Literature Study GuidesNine StoriesDe Daumier Smiths Blue Period Summary

Nine Stories | Study Guide

J.D. Salinger

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Nine Stories | "De Daumier-Smith's Blue Period" | Summary

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Summary

After the death of his mother, the nameless 19-year-old narrator moves from Paris, where he spent the formative decade of his youth, to Manhattan. He shares a hotel room with his enterprising bon vivant stepfather, Bobby Agadganian, while the narrator attends art school, which he "loathes." He admits he is in mourning for his mother; however, the main emotions he expresses are irritation and contempt, especially for the bourgeois consumerism of the United States.

When he sees an advertisement for an instructor at a correspondence art school in Montreal, the narrator jumps at the chance to apply, working late into the night to produce an application letter many pages long, in which he lies about his name (calling himself Jean de Daumier-Smith), his age, his qualifications, and even his ancestry.

He is accepted at the school, Les Amis Des Vieux Maîtres ("friends of old masters") and arrives at the Montreal station, where his new boss, M. Yoshoto, greets him. All the way to the school, the narrator, as Jean de Daumier-Smith, embellishes the lies he has already told, including many anecdotes about his friendship with Pablo Picasso. Once at the school, he meets Mme. Yoshoto, the only other instructor, and notes a beautiful watercolor of a goose in flight, painted by M. Yoshoto.

Boarding with the Yoshotos proves to accentuate his loneliness; they rarely speak to him, and at night he is kept awake by a mysterious moaning sound coming from behind his bedroom wall. He doesn't like eating fish for breakfast or the lack of chairs in his room, but he is too proud to say so and insists everything is fine.

M. Yoshoto assigns him four students. Three are crass Americans who cannot draw; the third, Sister Irma, is an uneducated nun who paints complex religious scenes on pieces of brown butcher paper. The narrator, touched by her natural talent, writes her a long, overly personal letter in which he twice inquires about her visiting hours and espouses his philosophical views. The convent terminates her enrollment at the school and requests a tuition refund, but not before the narrator experiences existential despair staring into the display window of a nearby orthopedic appliance shop.

Once he learns Sister Irma will not be attending the school anymore, he writes his other students, terminating them for having no talent, and he pens a sincere letter to Sister Irma about the nature of being an artist, which he never sends. He passes the orthopedic appliance shop again, and there is a woman in the display window arranging the displays. She is so surprised to see him, she falls down. The rising sun blinds him, shining in all the chamber pots like a field of "enamel flowers."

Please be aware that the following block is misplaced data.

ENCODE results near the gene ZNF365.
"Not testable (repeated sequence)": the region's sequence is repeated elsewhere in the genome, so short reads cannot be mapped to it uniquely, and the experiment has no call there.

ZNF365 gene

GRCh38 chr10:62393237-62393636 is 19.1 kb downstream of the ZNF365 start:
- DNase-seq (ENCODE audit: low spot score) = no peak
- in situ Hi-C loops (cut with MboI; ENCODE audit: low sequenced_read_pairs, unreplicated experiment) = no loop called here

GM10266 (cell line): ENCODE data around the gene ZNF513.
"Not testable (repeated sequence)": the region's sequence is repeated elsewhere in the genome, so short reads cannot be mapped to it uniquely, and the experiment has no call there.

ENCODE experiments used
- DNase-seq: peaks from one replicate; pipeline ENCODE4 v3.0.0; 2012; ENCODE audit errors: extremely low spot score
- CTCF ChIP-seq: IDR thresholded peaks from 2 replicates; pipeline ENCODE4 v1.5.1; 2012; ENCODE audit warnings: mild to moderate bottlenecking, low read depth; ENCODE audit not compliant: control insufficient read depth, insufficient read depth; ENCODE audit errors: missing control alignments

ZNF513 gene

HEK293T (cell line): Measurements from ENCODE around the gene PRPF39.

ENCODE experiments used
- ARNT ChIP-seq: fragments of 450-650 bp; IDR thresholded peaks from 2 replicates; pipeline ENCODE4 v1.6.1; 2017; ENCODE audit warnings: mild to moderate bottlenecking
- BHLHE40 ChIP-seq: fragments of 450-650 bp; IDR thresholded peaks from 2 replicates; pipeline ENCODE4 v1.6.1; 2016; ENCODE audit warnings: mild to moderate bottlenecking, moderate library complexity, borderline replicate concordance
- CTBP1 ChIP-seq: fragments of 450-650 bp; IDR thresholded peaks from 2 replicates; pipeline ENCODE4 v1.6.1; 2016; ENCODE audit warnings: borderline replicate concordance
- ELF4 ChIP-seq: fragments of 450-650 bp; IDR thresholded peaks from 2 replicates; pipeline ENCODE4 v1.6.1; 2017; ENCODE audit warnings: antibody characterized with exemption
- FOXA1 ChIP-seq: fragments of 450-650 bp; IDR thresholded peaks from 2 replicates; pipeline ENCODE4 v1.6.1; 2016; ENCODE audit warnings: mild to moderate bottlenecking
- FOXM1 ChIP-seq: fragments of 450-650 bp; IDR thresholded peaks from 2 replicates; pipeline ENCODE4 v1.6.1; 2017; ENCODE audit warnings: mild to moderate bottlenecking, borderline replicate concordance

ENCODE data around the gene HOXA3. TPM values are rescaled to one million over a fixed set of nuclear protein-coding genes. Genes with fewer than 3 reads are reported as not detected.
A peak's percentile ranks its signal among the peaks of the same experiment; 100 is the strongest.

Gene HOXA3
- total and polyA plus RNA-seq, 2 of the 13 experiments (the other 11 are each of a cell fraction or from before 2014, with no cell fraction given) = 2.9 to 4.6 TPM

This strange experience gives the narrator a change of heart, and he reinstates his talentless students; shortly afterward, the school closes for lack of having a proper license, and the narrator returns to his life in New York City.

Analysis

"De Daumier-Smith's Blue Period" was rejected by The New Yorker, which published many of J. D. Salinger's other stories, because he did not sufficiently flesh out the religious epiphany that happens in front of the orthopedic appliance store, in which bedpans suddenly morph into flowers. Critics note that this is one of the first times Salinger explores his interest in Vedanta, which is an ancient Hindu religion. However, the passage can be explained without any knowledge of Eastern philosophy.

Salinger wrote, "The sun came up and sped toward the bridge of [the narrator's] nose at the rate of ninety-three million miles a second." This is, quite literally, the speed of light, so in a way the narrator normalizes what he is about to experience. The sun shines into all the bedpans at once, illuminating these humble objects. They become the opposite of what they are designed to hold, flowers instead of fertilizer. By extension, the opposite of loneliness and despair—emotions the narrator has the first time he looks into the display window—are companionship and connection.

This epiphany marks a big change for the narrator, who, up until this point in the story, uses disingenuousness and contempt to distance himself from other people. He cuts himself off from enjoying even the company of his stepfather's companion, assuming her friendly interest in him is a sign of romantic desire. The lies he tells the Yoshotos virtually guarantees he will never have an authentic relationship with them. When his presence startles the woman in the orthopedic appliance display window, though, he realizes loneliness is an inevitable condition, and "everybody is a nun." Paradoxically, this realization allows him to view other people with compassion. Evidence of his change of heart lies in the fact that Bambi Kramer, one of the talentless students he reinstates at the school, is still writing to him many years later.

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